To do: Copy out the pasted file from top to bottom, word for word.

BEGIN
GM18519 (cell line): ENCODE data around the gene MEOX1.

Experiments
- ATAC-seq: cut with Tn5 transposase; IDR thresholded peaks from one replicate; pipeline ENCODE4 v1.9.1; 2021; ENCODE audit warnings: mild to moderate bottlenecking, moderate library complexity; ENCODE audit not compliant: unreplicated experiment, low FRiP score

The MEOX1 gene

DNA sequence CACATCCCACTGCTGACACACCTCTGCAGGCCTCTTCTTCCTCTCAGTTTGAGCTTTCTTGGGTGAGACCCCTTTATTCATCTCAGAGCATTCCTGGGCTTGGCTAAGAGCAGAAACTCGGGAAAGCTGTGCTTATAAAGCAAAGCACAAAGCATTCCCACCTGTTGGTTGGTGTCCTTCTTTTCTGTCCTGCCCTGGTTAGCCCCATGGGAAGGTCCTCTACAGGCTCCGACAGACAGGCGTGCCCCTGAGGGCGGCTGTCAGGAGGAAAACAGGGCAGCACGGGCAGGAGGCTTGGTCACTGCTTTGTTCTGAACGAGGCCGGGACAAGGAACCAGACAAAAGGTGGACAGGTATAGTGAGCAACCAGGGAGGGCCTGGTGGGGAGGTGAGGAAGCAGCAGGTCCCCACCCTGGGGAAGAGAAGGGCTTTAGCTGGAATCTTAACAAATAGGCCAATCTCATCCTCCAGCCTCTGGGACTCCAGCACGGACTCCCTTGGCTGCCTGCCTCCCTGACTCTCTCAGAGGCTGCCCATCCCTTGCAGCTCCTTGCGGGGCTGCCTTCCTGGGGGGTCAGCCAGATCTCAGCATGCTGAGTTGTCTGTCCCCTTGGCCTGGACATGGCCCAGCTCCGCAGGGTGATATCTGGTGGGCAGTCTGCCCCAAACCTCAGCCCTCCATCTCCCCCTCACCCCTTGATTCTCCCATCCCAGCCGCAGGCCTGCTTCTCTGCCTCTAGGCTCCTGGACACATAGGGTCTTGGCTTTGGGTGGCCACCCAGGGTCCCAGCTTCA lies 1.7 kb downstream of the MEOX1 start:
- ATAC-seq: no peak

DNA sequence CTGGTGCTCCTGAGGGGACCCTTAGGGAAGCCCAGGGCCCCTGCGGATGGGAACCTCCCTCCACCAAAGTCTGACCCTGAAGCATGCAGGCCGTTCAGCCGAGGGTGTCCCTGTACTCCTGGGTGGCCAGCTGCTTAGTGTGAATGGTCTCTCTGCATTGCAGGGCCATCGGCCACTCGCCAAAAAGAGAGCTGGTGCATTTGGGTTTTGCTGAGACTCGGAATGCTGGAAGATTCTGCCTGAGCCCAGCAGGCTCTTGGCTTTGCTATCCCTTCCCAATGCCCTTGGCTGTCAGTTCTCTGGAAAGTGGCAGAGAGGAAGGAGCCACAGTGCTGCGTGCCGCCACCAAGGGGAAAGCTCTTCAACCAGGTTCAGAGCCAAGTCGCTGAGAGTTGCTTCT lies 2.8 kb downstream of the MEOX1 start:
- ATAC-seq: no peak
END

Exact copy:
GM18519 (cell line): ENCODE data around the gene MEOX1.

Experiments
- ATAC-seq: cut with Tn5 transposase; IDR thresholded peaks from one replicate; pipeline ENCODE4 v1.9.1; 2021; ENCODE audit warnings: mild to moderate bottlenecking, moderate library complexity; ENCODE audit not compliant: unreplicated experiment, low FRiP score

The MEOX1 gene

DNA sequence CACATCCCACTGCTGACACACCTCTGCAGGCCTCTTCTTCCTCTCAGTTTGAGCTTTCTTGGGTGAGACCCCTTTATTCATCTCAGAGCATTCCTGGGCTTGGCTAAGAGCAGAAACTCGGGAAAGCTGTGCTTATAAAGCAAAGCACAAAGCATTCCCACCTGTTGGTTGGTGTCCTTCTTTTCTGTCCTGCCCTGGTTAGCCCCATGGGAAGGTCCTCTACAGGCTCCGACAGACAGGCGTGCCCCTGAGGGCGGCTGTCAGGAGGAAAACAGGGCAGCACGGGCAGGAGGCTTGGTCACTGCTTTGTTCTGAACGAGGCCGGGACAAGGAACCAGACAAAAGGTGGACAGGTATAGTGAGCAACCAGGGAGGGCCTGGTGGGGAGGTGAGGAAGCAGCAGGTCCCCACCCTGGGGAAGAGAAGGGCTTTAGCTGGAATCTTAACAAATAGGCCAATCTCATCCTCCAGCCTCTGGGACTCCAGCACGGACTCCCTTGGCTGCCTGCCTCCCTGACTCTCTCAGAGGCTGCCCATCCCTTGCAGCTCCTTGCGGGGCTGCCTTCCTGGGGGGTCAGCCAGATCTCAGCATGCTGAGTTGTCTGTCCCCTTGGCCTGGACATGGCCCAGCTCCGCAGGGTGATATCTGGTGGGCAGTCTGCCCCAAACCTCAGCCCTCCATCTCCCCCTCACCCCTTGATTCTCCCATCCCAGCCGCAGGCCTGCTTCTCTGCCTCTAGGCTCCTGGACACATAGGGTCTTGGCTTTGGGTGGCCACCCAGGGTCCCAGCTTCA lies 1.7 kb downstream of the MEOX1 start:
- ATAC-seq: no peak

DNA sequence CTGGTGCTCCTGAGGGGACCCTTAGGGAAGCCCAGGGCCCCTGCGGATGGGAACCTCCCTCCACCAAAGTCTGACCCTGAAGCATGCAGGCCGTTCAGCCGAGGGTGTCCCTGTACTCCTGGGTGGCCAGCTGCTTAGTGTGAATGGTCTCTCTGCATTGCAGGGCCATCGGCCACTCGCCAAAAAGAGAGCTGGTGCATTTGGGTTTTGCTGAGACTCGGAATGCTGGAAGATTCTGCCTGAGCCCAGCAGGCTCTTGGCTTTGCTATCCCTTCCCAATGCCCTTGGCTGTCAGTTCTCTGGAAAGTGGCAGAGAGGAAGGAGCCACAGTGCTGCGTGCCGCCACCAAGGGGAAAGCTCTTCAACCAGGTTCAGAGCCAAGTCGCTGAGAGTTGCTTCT lies 2.8 kb downstream of the MEOX1 start:
- ATAC-seq: no peak